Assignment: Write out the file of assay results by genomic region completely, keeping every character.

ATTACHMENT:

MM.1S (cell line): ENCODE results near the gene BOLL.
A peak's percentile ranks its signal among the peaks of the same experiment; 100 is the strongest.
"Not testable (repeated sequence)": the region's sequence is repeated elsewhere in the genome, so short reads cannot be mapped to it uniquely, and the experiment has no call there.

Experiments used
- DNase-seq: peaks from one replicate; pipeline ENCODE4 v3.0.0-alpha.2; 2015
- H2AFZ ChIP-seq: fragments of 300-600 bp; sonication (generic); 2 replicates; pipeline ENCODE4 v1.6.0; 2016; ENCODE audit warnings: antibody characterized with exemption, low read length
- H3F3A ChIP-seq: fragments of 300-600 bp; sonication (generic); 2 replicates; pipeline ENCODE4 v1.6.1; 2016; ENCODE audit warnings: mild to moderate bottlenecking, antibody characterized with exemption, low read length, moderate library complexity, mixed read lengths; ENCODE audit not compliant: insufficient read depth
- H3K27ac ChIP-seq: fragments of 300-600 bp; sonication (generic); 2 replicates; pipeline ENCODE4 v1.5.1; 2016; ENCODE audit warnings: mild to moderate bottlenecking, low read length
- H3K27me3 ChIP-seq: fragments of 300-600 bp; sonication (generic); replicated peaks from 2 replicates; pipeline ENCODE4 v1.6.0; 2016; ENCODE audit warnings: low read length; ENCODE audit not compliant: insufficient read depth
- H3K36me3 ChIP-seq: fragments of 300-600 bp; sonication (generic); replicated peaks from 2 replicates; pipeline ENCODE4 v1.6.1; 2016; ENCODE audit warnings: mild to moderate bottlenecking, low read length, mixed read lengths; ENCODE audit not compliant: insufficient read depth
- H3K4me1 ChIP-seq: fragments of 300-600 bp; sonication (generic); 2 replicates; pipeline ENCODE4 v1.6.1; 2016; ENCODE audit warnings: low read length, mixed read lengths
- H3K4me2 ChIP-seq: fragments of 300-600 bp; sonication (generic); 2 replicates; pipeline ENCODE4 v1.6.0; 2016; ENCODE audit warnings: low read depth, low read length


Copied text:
MM.1S (cell line): ENCODE results near the gene BOLL.
A peak's percentile ranks its signal among the peaks of the same experiment; 100 is the strongest.
"Not testable (repeated sequence)": the region's sequence is repeated elsewhere in the genome, so short reads cannot be mapped to it uniquely, and the experiment has no call there.

Experiments used
- DNase-seq: peaks from one replicate; pipeline ENCODE4 v3.0.0-alpha.2; 2015
- H2AFZ ChIP-seq: fragments of 300-600 bp; sonication (generic); 2 replicates; pipeline ENCODE4 v1.6.0; 2016; ENCODE audit warnings: antibody characterized with exemption, low read length
- H3F3A ChIP-seq: fragments of 300-600 bp; sonication (generic); 2 replicates; pipeline ENCODE4 v1.6.1; 2016; ENCODE audit warnings: mild to moderate bottlenecking, antibody characterized with exemption, low read length, moderate library complexity, mixed read lengths; ENCODE audit not compliant: insufficient read depth
- H3K27ac ChIP-seq: fragments of 300-600 bp; sonication (generic); 2 replicates; pipeline ENCODE4 v1.5.1; 2016; ENCODE audit warnings: mild to moderate bottlenecking, low read length
- H3K27me3 ChIP-seq: fragments of 300-600 bp; sonication (generic); replicated peaks from 2 replicates; pipeline ENCODE4 v1.6.0; 2016; ENCODE audit warnings: low read length; ENCODE audit not compliant: insufficient read depth
- H3K36me3 ChIP-seq: fragments of 300-600 bp; sonication (generic); replicated peaks from 2 replicates; pipeline ENCODE4 v1.6.1; 2016; ENCODE audit warnings: mild to moderate bottlenecking, low read length, mixed read lengths; ENCODE audit not compliant: insufficient read depth
- H3K4me1 ChIP-seq: fragments of 300-600 bp; sonication (generic); 2 replicates; pipeline ENCODE4 v1.6.1; 2016; ENCODE audit warnings: low read length, mixed read lengths
- H3K4me2 ChIP-seq: fragments of 300-600 bp; sonication (generic); 2 replicates; pipeline ENCODE4 v1.6.0; 2016; ENCODE audit warnings: low read depth, low read length